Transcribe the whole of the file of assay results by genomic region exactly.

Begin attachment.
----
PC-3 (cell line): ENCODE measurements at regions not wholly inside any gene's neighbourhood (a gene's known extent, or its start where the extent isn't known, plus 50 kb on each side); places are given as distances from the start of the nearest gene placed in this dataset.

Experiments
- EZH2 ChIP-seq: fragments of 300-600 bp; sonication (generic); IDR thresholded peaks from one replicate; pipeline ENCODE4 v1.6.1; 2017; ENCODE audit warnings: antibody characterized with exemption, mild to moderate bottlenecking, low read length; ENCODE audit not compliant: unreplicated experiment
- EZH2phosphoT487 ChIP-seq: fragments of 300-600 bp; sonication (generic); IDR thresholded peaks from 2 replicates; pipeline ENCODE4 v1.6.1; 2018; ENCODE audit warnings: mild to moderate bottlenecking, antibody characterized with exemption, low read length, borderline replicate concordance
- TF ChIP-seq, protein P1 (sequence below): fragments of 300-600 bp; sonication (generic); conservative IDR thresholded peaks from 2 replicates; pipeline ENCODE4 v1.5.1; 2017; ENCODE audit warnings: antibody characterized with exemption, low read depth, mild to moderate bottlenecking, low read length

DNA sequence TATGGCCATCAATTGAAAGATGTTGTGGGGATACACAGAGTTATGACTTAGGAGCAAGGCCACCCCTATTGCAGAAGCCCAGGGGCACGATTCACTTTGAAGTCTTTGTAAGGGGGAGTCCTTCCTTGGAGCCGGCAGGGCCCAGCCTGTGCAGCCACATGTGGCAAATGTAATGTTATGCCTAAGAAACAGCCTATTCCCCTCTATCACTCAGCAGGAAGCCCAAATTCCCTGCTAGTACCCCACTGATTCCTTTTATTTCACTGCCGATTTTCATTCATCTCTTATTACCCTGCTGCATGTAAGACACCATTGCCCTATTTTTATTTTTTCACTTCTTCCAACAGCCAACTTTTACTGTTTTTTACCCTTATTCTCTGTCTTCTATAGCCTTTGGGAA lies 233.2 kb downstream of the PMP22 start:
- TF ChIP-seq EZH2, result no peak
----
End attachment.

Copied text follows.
PC-3 (cell line): ENCODE measurements at regions not wholly inside any gene's neighbourhood (a gene's known extent, or its start where the extent isn't known, plus 50 kb on each side); places are given as distances from the start of the nearest gene placed in this dataset.

Experiments
- EZH2 ChIP-seq: fragments of 300-600 bp; sonication (generic); IDR thresholded peaks from one replicate; pipeline ENCODE4 v1.6.1; 2017; ENCODE audit warnings: antibody characterized with exemption, mild to moderate bottlenecking, low read length; ENCODE audit not compliant: unreplicated experiment
- EZH2phosphoT487 ChIP-seq: fragments of 300-600 bp; sonication (generic); IDR thresholded peaks from 2 replicates; pipeline ENCODE4 v1.6.1; 2018; ENCODE audit warnings: mild to moderate bottlenecking, antibody characterized with exemption, low read length, borderline replicate concordance
- TF ChIP-seq, protein P1 (sequence below): fragments of 300-600 bp; sonication (generic); conservative IDR thresholded peaks from 2 replicates; pipeline ENCODE4 v1.5.1; 2017; ENCODE audit warnings: antibody characterized with exemption, low read depth, mild to moderate bottlenecking, low read length

DNA sequence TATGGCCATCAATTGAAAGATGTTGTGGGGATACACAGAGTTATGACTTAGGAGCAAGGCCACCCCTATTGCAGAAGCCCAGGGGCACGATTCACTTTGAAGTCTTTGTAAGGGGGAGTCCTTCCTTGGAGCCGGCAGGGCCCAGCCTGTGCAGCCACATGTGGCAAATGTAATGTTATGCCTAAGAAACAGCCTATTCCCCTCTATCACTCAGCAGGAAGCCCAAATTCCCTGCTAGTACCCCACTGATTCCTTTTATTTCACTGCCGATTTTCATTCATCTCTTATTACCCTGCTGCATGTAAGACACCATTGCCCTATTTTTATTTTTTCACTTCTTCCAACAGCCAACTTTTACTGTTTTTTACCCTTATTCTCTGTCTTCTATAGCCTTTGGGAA lies 233.2 kb downstream of the PMP22 start:
- TF ChIP-seq EZH2, result no peak